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Significance Of Emotional Education In Dickens' Novel, Hard Times

1869 words - 7 pages

Set in the ever shifting world of the Industrial Revolution, Charles Dickens’ novel Hard Times begins with a description of a utilitarian paradise created by the illustrious and "eminently practical" Mr. Gradgrind, a world that follows a prescribed set of logically laid-out facts. However, readers soon realize that Gradgrind's modern utopia is only a simulacrum, belied by the damnation of lives devoid of elements that feed the heart and soul, as well as the mind. As the years progress, the weaknesses of Gradgrind's carefully constructed system become painfully apparent, especially in his children Louisa and Tom, and in the poor workers employed under one Mr. Josiah Bounderby, a wealthy factory owner who is a subscriber to Gradgrind's system. Dickens, through the shattering of Gradgrind's utilitarian world, tells us that no methods, not even constant oppression and abuse, can defeat and overcome the basic nature of humans and their fundamental need for emotion and imagination.
Louisa, Mr. Gradgrind's favorite child and the protégé of his factual regime, leads a broken and embittered life culminating in a showdown between ideologies. She is a prime example of a child "filled to the brim" with knowledge by her father's strictly scientific education. Confused by her coldhearted upbringing, Louisa feels disconnected from her emotions and alienated from other people, but yet she yearns to experience more than the hard scientific facts she has learned all her life. While she vaguely recognizes that her father’s system of education has deprived her childhood of all joy, she cannot avoid being coldly rational and emotionally blunted, unable to actively invoking her emotions. She would have been a curious, passionate person that would have been "self-willed but for her bringing up" by her strict, utilitarian father, and now, she knows no joy in life.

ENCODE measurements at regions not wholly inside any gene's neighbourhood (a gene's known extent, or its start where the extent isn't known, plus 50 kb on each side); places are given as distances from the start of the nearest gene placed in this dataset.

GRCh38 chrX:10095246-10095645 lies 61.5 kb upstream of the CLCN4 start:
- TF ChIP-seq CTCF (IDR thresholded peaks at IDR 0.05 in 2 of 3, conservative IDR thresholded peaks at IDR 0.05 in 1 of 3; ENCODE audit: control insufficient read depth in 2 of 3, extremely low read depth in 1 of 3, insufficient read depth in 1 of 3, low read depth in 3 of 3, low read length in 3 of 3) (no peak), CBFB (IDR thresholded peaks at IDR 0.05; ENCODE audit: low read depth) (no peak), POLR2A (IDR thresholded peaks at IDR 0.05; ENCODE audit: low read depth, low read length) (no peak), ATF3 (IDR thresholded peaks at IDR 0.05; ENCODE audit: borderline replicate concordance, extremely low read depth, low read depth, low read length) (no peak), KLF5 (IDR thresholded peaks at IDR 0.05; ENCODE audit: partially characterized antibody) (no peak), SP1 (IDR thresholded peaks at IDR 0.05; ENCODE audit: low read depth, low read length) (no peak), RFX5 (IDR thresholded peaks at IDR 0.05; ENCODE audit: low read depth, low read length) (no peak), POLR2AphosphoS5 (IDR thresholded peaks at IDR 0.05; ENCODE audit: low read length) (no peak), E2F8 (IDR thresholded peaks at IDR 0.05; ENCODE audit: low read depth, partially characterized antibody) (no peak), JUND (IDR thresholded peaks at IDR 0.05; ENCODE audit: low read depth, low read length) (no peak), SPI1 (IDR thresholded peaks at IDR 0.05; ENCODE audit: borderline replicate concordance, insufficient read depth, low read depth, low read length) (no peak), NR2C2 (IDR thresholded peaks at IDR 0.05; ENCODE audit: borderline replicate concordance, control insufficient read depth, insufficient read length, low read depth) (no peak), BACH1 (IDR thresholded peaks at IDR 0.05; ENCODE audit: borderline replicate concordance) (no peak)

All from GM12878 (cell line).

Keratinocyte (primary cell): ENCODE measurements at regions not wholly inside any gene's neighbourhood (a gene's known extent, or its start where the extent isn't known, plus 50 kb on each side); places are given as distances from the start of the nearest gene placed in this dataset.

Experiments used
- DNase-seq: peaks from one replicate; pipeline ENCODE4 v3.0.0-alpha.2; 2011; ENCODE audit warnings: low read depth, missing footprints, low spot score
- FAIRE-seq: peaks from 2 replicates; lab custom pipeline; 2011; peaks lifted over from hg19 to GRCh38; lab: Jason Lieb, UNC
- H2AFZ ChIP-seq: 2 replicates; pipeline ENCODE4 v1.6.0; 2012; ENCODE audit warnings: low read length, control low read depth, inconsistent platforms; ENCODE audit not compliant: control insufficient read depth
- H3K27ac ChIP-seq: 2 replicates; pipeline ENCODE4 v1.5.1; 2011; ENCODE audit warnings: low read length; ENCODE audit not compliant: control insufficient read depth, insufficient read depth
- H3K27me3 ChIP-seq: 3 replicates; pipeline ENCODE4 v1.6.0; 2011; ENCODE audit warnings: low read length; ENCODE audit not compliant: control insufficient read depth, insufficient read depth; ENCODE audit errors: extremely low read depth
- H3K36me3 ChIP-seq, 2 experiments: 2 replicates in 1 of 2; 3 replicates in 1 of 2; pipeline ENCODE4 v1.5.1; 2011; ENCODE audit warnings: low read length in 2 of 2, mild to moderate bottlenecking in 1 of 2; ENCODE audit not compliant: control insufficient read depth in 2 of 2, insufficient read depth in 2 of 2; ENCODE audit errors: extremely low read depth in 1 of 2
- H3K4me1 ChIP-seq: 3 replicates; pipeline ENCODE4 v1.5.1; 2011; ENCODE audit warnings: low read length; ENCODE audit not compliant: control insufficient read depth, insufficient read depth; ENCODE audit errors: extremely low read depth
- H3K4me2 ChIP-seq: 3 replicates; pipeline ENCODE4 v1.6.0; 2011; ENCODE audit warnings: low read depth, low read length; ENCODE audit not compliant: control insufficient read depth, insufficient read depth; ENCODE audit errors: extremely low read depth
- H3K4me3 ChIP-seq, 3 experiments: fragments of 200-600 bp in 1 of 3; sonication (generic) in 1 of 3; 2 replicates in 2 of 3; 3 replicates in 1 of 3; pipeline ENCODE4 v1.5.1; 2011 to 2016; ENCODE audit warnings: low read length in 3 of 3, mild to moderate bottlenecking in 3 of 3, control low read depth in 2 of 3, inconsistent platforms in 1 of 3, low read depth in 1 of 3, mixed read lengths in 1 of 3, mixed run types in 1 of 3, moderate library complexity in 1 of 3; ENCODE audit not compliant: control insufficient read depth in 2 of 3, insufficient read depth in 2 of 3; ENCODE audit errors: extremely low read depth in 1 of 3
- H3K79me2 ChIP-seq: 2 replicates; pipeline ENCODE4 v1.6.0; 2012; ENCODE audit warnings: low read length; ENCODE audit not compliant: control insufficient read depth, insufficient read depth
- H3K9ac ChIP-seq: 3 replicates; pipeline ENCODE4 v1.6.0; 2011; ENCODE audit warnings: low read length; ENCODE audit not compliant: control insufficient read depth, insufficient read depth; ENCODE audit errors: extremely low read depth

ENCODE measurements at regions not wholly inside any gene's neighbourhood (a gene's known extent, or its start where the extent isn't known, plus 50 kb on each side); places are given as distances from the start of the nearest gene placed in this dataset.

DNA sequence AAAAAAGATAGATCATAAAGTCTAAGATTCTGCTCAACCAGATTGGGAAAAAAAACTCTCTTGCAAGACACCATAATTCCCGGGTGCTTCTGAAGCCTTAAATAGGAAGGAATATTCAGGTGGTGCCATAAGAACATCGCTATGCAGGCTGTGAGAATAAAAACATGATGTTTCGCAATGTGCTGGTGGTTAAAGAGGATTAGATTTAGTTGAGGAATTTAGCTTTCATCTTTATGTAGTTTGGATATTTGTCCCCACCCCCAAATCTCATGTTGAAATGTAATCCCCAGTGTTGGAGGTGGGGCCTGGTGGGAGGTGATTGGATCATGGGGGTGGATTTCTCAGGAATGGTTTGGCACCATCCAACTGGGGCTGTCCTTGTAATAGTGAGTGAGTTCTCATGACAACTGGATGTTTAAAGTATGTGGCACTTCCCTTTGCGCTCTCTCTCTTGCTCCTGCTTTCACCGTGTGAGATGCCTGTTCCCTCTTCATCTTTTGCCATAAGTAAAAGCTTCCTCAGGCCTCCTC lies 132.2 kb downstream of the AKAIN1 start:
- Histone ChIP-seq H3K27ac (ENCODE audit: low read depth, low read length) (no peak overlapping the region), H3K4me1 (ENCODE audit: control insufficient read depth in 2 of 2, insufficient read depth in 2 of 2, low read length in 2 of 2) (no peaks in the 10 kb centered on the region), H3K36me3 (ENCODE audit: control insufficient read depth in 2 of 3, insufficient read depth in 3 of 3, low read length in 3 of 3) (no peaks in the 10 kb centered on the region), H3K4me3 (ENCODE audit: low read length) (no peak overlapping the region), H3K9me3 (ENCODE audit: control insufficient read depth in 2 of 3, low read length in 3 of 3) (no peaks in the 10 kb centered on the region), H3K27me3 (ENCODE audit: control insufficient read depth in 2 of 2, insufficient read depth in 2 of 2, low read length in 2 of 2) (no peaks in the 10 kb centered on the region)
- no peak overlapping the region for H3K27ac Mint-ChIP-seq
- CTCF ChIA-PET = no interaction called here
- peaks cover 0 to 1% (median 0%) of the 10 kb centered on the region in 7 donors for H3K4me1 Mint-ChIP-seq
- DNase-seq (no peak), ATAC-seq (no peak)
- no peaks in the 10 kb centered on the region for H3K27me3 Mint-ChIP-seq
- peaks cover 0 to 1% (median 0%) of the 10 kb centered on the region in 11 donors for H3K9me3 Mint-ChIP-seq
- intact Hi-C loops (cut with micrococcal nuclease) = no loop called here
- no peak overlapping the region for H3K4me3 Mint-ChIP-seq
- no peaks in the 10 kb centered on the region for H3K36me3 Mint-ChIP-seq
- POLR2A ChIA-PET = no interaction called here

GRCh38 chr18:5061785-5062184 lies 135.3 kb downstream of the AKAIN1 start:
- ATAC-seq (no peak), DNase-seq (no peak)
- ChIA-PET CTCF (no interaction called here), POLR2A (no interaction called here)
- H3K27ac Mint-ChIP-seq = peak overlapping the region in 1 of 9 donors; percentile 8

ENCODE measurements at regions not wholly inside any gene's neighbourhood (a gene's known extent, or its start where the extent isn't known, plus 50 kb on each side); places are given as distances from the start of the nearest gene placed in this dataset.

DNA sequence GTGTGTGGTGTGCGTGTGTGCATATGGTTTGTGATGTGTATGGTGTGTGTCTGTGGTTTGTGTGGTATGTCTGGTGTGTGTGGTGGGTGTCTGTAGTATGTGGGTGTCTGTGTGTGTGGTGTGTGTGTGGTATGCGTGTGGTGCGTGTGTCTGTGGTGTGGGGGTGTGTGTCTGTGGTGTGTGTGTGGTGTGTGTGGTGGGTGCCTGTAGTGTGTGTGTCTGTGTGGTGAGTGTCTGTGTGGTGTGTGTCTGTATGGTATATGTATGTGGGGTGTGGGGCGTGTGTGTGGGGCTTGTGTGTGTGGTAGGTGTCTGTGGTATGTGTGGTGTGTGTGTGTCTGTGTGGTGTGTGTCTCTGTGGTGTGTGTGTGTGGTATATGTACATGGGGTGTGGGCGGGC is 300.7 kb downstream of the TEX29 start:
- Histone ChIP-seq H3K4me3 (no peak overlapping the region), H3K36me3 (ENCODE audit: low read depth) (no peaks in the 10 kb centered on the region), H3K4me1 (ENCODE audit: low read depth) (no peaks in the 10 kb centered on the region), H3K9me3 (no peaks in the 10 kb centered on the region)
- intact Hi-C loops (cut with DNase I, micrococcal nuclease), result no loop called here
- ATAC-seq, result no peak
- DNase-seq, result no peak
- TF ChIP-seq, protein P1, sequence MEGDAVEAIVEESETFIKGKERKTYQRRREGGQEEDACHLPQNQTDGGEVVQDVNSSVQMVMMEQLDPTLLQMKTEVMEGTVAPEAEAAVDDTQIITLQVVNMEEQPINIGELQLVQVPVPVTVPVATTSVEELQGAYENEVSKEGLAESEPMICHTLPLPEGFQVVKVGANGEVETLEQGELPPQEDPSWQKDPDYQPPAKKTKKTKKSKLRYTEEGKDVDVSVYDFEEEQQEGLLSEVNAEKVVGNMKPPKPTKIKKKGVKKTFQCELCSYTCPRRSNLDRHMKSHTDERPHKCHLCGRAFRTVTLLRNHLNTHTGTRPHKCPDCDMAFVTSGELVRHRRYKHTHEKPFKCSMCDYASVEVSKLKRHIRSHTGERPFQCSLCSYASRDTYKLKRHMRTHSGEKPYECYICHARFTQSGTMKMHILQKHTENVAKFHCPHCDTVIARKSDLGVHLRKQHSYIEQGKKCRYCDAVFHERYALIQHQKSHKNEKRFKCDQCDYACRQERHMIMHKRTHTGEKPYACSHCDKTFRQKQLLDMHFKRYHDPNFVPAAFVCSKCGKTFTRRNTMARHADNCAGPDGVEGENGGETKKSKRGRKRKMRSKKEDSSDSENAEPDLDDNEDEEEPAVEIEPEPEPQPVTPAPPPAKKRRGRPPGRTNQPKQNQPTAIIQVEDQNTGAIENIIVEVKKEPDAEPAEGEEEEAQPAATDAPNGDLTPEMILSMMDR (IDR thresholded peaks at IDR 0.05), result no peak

However, Louisa has not succumbed entirely to her father’s prohibition against wondering and imagining. Her humanity emerges gradually as the novel progresses, as the result of her warm inner fire created by her secret fancies in otherwise her lonely, mechanized existence. As her failing and loveless marriage to the greedy and arrogant "bully of humility" Bounderby takes its toll, Louisa reaches out, first to Stephen Blackpool, an oppressed factory worker, and then to James Harthouse, a cynical, amoral, and thrill-seeking aristocrat who tries to seduce her. Here, the long denial of two vital human forces, emotion and imagination, causes an explosive release of containment in Louisa, inflicting her with adulterous yearnings that drives her to the brink of madness and to an eventual emotional breakdown at her father's mercy. Nothing in Louisa's previous education has prepared her to handle her emerging passions. She saves herself from disgrace just in time, helped by the friendship of Sissy Jupe, who represents the wisdom of the heart ― a wisdom Louisa has never known. In the end, Louisa's true nature...

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